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Concentric Circles
HUM 2051: Civilization I
Fall 2010
Dr. Perdigao
November 19-22, 2010
From Tragedy to Comedy
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“A further distinction between Dante and Virgil is generic: in Inferno 20,
Virgil refers to his poem as “my high tragedy”; in the next canto, Dante
calls his poem “my Comedy.” What are the differences between tragedy
and comedy? In the Middle Ages, there are essentially four. First,
narrative structure: a tragedy begins in happiness and ends in misery, while
a comedy works in reverse, so that Dante begins in Hell and ends in
Paradise. Second, style: tragedy is exalted in style, while comedy can
indulge in a range of styles, and we see this in the Inferno, for example,
where canto 21 provides a wonderful scene of a group of naughty devils
who tease Virgil by pretending to be Roman soldiers but then, as they set
off on their march, signal their departure with an obscene gesture. Third,
character: a tragedy deals with important historical figures, while a comedy
deals with all sorts of people, the common as well as the high-born—and
certainly this is true of Dante’s poem. And fourth, subject matter: tragedy
deals with events of grand historical importance while comedy deals with
people’s private or inward lives.” (1462-1463)
Mentor(ing) and Piety
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“You alone are my teacher, the first of all my authors, / and you alone the
one from whom I took / the noble style that was to bring me honor” (1:
1467).
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“O Muses! O high genius! Help me now! / O memory that wrote down
what I saw, / here your true excellence shall be revealed” (2: 1469).

“But why am I to go? Who allows me to? / I am not Aeneas, I am not
Paul” (2: 1469).
Combatant Forces

“I am Beatrice, who urges you to go; / I come from the place I am longing
to return to; / love moved me, as it moves me now to speak” (2: 1470).

“I AM THE WAY INTO THE DOLEFUL CITY, / I AM THE WAY
INTO ETERNAL GRIEF, / I AM THE WAY TO A FORSAKEN
RACE. / JUSTICE IT WAS THAT MOVED MY GREAT CREATOR;
DIVINE OMNIPOTENCE CREATED ME, AND HIGHEST
WISDOM JOINED WITH PRIMAL LOVE. / BEFORE ME
NOTHING BUT ETERNAL THINGS / WERE MADE, AND I
SHALL LAST ETERNAL. / ABANDON ALL HOPE, ALL YOU WHO
ENTER” (3: 1472).
(Re)Placing the Tradition

Canto IV—First Circle of Hell—all poets: Homer, Horace, Ovid, and
Lucan; greatest non-Christian thinkers and other famous historical figures:
Electra, Aeneas, Caesar, Saladin, Aristotle, Plato, Orpheus, Cicero,
Avicenna, Averroes.

“Now let us honor our illustrious poet, / his shade that left is now returned
to us” (IV: 1476).

“Since they all share one name with me, the name / you heard resounding
in that single voice, / they honor me and do well doing so” (IV: 1477).

“Greater honor still they deigned to grant me: / they welcomed me as one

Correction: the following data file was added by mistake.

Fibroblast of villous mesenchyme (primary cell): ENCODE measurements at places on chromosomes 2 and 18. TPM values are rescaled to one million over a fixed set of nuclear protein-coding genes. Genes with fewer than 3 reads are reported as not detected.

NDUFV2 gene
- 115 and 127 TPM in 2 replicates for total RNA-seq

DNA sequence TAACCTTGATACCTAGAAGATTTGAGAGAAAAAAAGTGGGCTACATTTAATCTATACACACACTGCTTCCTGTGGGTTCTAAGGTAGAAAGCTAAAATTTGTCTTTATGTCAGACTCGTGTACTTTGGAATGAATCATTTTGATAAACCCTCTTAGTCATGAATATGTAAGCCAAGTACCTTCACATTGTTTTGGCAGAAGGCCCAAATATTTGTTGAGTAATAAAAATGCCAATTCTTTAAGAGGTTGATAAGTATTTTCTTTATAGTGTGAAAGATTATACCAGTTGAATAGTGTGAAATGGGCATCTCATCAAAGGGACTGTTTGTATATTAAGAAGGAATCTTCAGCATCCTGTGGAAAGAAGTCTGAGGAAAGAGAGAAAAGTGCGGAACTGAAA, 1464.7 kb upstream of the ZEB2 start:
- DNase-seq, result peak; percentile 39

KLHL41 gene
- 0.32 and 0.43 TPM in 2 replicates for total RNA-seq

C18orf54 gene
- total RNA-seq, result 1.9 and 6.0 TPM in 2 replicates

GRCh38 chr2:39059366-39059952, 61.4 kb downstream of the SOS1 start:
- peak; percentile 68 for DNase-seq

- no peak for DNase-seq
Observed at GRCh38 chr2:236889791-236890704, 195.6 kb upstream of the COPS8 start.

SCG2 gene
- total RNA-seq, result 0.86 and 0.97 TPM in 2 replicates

of their own group, / so that I numbered sixth among such minds” (IV:
1477).
Closer Readings

“We have already seen how at a crucial moment in the Inferno (canto 9)
Virgil seeks to cover Dante’s eyes while Dante himself urges the reader to
uncover the meaning of the events being portrayed” (1463). {“Now turn
your back and cover up your eyes, / for if the Gorgon comes and you
should see her, / there would be no returning to the world!” / These were
my master’s words. He turned me round / and did not trust my hands to
hide my eyes / but placed his own on mine and kept them covered” (1492).}

On Francesca (Cantos V): “The challenge of the scene is to remember its
deep significance—that this woman is in Hell, that she is currently
repeating the very sin that put her there—while she does everything in her
power to make you forget” (1464). {“I swooned as though to die, / and fell
to Hell’s floor as a body, dead, falls” (V: 1481).}
In Hell
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First Circle (Limbo, virtuous non-Christians): Homer, Horace, Ovid,
Hector, Aeneas, Caesar, Aristotle, Plato (and Virgil)
Second Circle (Lustful): Dido, Helen, Achilles, Paris, Francesca and Paolo
Third Circle (Gluttons): Ciacco (Florentine, prophecy)
Fifth Circle: Filippo Argenti (Black Guelph, enemy, wrathful)
Sixth Circle (Heretics): Farinata (Ghibelline), Cavalcante de Cavalcanti
(who asks about son Guido)
Seventh Circle (Violence): Brunetto Latini (learns about own exile)
Geryon—descent into eighth circle
Malebolge
Eighth Circle, Third Bolgia (Simonists): Pope Nicholas III (mistakes
Dante for Boniface VIII)
Eighth Circle, Fourth Bolgia (Soothsayers): Tiresias; piety vs. pity
Eighth Circle, Seventh Bolgia (Thieves): Vanni Fucci (prophesizes strife
in Florence)
Eighth Circle, Eighth Bolgia (Deceivers): Ulysses and Diomed
Eighth Circle, Tenth Bolgia (Falsifiers): Myrrha (Ovid), the Potiphar’s
Wife, Sinon the Greek
Ninth Circle (Treacherous): Judas Iscariot, Brutus, and Cassius, with
Judas suffering the most, betrayers of Christ and the empire
On Endings

Inferno: “My guide and I entered that hidden road / to make our way back
up to the bright world. / We never thought of resting while we climbed. /
We climbed, he first and I behind, until, / through a small round opening
ahead of us / I saw the lovely things the heavens hold, / and we came out
to see once more the stars.” (1576)

Paradiso: “As the geometer who tries so hard / to square the circle, but
cannot discover, /think as he may, the principle involved, / so did I strive
with this new mystery: / I yearned to know how could our image fit / into
that circle, how could it conform; / but my own wings could not take me
so high— / then a great flash of understanding struck /my mind, and
suddenly its wish was granted. / At this point power failed high fantasy /
but, like a wheel in perfect balance turning, / I felt my will and my desire
impelled / by the Love that moves the sun and the other stars.” (1597)